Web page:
Michael Matheson announces new strategy to cut prison population

Glasgow's Barlinnie Prison. Picture: Robert Perry
Glasgow's Barlinnie Prison. Picture: Robert Perry
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Criminals are to receive jail sentences “only where necessary” as part of a new Scottish justice strategy that will shift emphasis on to crime prevention and rehabilitation of offenders.

Justice Secretary Michael Matheson unveiled a new Scottish Government strategy to deal with a “stubbornly high” prison population by focussing more cash on reducing crime.

The launch of the Scottish Government’s “Vision and Priorities for Justice” report came as work to demolish Scotland’s only female prison – Cornton Vale, near Stirling - began.

The controversial jail is to be replaced by a smaller 80 capacity prison on the site plus five new units known as Community-based Custody Units (CCU) for up to 20 women located across the country.

Mr Matheson announced that the first two CCU covering the west and east of the country are to be based in Glasgow and either Dundee or Fife.

The idea is that female offenders will be housed closer to their families and will be given targeted support to help them address problems such as alcohol, drugs, mental illness or domestic abuse.

The initiative is a key part of an overall strategy to prevent crime and undertake early intervention in an attempt to keep people out of prison when possible.

The report said Scotland had 138 prisoners per 100,000 population, a figure just behind that in England and Wales but more than recorded elsewhere in western Europe including Portugal, Spain, France, Belgium, Austria, Italy and Switzerland.

Although crime appeared to be falling more quickly in Scotland than in other Western societies, the prison population “remains stubbornly high”.

The report further noted that international evidence suggested that prison “can have damaging effects through weakening social ties, creating stigma, adversely impacting on employability and housing stability, ultimately increasing the likelihood of reoffending”.

It added that short sentences were “counter-productive” because they do not prevent reoffending.

“Over half of those released from a prison sentence of 6 months or less are reconvicted within a year, and over two-thirds of those who are reconvicted end up back in prison. For some people, prison continues to be a revolving door,” the report said.

One of the report’s key priorities was that: “We will use prison only where necessary to address offending or to protect public safety, focusing on recovery and reintegration.”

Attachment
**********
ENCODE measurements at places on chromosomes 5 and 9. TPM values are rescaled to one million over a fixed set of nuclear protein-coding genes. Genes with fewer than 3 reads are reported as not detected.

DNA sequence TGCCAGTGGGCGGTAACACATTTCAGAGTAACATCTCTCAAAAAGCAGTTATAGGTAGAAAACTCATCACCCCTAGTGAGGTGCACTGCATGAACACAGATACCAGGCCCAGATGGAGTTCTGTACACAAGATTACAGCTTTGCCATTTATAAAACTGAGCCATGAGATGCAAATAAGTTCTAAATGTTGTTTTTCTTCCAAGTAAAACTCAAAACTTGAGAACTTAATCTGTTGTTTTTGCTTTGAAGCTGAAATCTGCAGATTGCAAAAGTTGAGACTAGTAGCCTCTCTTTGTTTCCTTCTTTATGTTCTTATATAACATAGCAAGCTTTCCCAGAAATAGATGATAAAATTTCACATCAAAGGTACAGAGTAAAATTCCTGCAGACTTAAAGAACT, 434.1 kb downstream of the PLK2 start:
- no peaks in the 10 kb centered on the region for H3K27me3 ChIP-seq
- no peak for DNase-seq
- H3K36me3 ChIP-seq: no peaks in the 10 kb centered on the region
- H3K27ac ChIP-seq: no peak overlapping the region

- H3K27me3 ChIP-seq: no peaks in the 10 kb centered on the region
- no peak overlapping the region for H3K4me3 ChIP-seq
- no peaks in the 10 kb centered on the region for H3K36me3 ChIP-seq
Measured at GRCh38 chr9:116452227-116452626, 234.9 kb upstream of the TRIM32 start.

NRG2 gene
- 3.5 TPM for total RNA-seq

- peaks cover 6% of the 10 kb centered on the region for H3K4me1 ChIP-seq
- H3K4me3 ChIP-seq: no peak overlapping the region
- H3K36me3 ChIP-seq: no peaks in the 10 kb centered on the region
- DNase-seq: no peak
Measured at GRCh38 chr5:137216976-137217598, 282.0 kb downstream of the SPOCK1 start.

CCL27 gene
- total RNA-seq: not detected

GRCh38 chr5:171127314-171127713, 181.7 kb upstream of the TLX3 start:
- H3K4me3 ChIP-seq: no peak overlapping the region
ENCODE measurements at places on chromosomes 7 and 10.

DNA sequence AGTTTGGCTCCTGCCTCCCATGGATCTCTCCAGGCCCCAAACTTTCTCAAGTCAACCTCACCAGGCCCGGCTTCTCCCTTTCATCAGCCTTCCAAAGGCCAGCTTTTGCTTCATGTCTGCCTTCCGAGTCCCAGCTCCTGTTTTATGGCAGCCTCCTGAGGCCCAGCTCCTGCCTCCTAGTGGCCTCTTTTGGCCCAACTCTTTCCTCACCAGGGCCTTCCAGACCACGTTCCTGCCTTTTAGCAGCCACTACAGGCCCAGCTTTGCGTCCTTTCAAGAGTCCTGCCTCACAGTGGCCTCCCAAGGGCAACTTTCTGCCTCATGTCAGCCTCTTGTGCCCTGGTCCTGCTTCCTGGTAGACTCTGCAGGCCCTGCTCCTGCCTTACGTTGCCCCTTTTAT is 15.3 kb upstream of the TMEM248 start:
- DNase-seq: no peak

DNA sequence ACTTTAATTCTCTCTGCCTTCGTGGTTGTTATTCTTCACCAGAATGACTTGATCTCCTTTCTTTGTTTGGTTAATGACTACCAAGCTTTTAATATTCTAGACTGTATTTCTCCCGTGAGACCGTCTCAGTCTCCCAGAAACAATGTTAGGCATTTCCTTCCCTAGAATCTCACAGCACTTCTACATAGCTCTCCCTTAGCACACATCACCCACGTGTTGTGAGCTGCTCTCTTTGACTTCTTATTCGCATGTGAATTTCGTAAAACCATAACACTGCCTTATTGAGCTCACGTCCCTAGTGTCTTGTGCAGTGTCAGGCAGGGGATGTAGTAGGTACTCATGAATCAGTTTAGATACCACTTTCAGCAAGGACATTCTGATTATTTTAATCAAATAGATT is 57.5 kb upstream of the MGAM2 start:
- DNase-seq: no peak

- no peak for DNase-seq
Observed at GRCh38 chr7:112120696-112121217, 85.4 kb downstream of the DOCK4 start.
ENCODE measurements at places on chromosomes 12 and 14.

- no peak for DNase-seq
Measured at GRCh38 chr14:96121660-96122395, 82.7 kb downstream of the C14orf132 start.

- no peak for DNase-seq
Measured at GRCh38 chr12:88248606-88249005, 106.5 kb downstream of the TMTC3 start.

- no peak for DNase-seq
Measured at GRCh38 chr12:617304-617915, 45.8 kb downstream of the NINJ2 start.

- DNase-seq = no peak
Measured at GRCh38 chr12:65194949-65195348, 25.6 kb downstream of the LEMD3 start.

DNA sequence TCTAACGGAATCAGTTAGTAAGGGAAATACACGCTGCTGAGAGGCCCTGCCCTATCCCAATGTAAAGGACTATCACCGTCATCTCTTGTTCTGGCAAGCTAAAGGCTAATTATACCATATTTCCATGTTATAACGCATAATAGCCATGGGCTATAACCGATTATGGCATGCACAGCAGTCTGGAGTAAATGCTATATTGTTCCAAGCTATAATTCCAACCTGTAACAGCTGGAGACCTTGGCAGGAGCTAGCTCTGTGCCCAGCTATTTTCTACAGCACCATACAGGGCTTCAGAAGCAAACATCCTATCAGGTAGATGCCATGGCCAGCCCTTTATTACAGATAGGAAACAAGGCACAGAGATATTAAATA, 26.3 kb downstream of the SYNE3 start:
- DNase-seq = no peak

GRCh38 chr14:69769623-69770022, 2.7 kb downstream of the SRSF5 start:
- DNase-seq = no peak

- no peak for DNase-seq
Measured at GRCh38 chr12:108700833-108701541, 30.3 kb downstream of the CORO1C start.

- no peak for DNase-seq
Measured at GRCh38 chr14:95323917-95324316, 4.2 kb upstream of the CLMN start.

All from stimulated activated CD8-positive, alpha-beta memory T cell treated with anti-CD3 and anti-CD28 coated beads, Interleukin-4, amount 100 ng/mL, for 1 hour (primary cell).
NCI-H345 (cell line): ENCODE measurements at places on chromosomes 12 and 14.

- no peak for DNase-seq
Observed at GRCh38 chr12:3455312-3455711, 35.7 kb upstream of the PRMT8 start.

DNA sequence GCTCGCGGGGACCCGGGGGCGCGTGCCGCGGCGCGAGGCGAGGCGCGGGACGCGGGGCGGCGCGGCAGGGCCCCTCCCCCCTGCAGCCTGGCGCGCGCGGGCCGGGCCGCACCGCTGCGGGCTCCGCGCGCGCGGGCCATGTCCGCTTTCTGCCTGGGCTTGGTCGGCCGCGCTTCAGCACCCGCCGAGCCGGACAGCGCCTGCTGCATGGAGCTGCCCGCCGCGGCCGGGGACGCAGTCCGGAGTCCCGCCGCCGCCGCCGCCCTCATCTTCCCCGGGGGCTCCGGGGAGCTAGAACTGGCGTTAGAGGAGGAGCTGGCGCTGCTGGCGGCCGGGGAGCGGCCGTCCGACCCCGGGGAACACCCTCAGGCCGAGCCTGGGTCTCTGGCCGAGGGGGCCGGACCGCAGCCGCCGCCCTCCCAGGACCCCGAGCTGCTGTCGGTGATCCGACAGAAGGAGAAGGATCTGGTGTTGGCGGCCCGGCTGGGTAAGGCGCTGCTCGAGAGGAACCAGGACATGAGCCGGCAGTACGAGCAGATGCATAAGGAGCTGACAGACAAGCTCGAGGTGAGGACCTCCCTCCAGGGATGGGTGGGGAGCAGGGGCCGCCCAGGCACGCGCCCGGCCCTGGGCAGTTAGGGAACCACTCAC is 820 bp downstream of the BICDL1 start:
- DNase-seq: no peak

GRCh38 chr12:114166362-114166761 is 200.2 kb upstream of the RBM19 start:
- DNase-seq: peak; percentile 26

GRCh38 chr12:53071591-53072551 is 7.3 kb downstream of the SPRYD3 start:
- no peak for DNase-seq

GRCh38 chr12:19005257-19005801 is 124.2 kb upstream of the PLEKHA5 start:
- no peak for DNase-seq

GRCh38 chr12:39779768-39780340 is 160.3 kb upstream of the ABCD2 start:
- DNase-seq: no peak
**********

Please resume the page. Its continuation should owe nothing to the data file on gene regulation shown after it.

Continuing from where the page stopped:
Currently, the “cost of enforcement” outweighs the proportion of the Scottish Government’s £2.5 billion justice budget spent on prevention and early intervention.

The report said: “In times of reduced public spending, a shift towards preventative spending is challenging, but it is more likely to be effective in the long term.”

Mr Matheson said: “While our imprisonment rate – the second highest in western Europe – remains too high, prisons will always be necessary for those who commit the most serious offences, or who pose significant risks to public safety.

“The Scottish Prison Service is transforming how they work to better rehabilitate those in custody, addressing underlying issues that can often drive their return to jail. With the demolition of Cornton Vale under way, there is no turning back on our plans for a smarter, more progressive approach to managing women in custody, ensuring they are prepared for life after release.

“That is why I am also pleased to announce that the first two community custodial units for west and east Scotland will be in Glasgow and in Fife or Dundee. By housing women in smaller, community-based units closer to their families, and providing additional support to address their needs, such as drug and alcohol advice or mental health support, we can further reduce re-offending – and so keep crime down and our communities safe.”

The Scottish Government said it would work to improve health and well-being in prisons, focussing on substance abuse and mental health.

It intends to promote rehabilitation and to identify offenders quickly.

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